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Desert Diary
Birds/Red-tailed Hawk


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A hawk soars high overhead, searching for careless ground squirrels or rabbits. Its rusty red-colored tail gives it away—it's a Red-tailed Hawk. Of about 23 kinds of hawks and eagles in the desert Southwest, this one may be the easiest to identify.

These magnificent creatures like to have a "room with a view", so nests are built in high places for a complete panorama. Homebodies, the red-tails often return to the same nest year after year, touching it up each time.

Although some are present year-round, it is when they're flying southward for the winter that you are most likely to see lots of them. They tend to fly near mountains then, where updrafts help keep them aloft. From the right point, you can see literally hundreds pass each day! When traveling, be sure to look along the fence posts and telephone poles, their favorite perching places. Who knows—maybe you'll be lucky enough to see one swoop down and catch a meal!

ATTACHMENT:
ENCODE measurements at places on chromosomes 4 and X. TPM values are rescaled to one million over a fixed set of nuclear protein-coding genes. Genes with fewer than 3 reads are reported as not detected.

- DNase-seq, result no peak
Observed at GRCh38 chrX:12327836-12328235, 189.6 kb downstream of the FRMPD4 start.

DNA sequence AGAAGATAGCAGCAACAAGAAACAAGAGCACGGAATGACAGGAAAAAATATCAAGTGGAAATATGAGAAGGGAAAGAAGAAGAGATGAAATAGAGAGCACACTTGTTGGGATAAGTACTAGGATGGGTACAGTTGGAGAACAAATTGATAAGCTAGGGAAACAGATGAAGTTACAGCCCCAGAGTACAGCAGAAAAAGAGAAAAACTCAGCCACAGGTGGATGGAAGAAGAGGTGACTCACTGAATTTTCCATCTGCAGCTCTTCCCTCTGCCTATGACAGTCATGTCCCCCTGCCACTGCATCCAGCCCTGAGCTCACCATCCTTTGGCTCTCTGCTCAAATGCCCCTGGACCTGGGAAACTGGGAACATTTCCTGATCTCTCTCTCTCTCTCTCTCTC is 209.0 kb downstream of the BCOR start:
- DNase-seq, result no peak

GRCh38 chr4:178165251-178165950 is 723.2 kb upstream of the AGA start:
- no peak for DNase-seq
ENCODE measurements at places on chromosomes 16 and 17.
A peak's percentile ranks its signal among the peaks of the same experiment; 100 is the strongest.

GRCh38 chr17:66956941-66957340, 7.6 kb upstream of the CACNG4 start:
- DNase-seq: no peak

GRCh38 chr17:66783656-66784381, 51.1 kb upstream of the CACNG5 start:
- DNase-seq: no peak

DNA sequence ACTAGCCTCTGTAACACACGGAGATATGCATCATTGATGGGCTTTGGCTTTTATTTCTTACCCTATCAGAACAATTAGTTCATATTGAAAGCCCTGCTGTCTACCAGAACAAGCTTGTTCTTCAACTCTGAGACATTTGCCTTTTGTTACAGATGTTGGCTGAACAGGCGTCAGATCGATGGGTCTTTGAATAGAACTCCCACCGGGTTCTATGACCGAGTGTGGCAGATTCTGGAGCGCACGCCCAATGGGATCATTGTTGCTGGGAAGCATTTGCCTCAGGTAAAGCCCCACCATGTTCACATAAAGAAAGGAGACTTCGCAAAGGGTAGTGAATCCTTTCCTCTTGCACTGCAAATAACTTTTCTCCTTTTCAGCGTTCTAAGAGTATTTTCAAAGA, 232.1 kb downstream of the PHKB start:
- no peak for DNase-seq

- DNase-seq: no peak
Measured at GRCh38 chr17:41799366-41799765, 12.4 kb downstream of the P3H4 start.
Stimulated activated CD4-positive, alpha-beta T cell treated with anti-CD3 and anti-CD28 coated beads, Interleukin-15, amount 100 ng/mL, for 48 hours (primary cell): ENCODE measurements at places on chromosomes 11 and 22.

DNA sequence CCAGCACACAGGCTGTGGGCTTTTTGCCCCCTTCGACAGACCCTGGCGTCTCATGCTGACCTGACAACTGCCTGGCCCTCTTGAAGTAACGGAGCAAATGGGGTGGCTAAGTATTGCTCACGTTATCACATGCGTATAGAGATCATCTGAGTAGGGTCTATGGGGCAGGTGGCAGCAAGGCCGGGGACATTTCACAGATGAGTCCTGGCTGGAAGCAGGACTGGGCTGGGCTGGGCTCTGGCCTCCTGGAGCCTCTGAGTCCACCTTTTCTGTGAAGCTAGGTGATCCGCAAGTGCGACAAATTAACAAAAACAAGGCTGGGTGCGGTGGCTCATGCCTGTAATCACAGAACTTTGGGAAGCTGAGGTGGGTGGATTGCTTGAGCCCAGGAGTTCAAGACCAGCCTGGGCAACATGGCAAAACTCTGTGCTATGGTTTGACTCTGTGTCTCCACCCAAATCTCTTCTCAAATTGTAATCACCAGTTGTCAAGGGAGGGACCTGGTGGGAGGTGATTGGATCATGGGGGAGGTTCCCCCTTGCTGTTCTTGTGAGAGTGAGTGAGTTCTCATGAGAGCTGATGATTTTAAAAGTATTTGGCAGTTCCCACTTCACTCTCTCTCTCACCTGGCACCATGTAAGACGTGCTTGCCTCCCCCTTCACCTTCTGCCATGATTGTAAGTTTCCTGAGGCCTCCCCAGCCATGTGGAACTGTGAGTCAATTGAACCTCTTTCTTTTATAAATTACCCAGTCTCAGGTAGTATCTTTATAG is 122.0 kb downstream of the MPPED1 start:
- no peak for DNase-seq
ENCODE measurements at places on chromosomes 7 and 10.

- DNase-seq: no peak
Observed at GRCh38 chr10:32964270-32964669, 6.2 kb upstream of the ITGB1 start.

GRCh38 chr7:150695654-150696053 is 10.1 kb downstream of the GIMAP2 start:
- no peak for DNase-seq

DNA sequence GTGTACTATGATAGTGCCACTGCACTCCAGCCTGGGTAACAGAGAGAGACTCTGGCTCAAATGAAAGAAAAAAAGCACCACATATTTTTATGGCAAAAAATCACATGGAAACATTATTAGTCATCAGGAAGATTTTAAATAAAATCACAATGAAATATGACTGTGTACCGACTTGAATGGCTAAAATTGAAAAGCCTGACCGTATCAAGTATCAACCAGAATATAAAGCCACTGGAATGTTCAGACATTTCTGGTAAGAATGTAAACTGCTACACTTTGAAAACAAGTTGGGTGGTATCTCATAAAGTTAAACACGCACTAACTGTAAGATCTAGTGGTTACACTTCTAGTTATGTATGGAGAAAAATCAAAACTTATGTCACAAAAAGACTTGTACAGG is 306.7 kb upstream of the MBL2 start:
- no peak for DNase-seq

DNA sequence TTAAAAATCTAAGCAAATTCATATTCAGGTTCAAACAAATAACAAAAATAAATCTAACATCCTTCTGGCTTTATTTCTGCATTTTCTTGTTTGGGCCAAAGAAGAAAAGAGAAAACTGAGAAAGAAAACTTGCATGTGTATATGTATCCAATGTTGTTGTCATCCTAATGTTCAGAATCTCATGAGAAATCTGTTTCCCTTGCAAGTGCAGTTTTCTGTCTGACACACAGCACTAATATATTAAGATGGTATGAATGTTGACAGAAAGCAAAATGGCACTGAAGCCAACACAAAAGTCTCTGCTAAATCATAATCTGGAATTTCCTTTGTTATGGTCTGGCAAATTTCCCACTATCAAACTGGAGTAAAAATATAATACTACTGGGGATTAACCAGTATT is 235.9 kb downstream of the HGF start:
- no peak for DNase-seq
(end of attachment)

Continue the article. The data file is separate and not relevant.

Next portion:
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Listen to the Audio (mp3 format) as recorded by KTEP, Public Radio for the Southwest.


Contributor: Scott Cutler, Centennial Museum, University of Texas at El Paso.

Desert Diary is a joint production of the Centennial Museum and KTEP National Public Radio at the University of Texas at El Paso.

Red-tailed Hawk

Red-tailed Hawk. Photo by George W. Robinson. © California Academy of Sciences, 1999.



Ligon, J. S. 1961. New Mexico Birds and Where to Find Them. University of New Mexico Press, Albuquerque, 360 pp.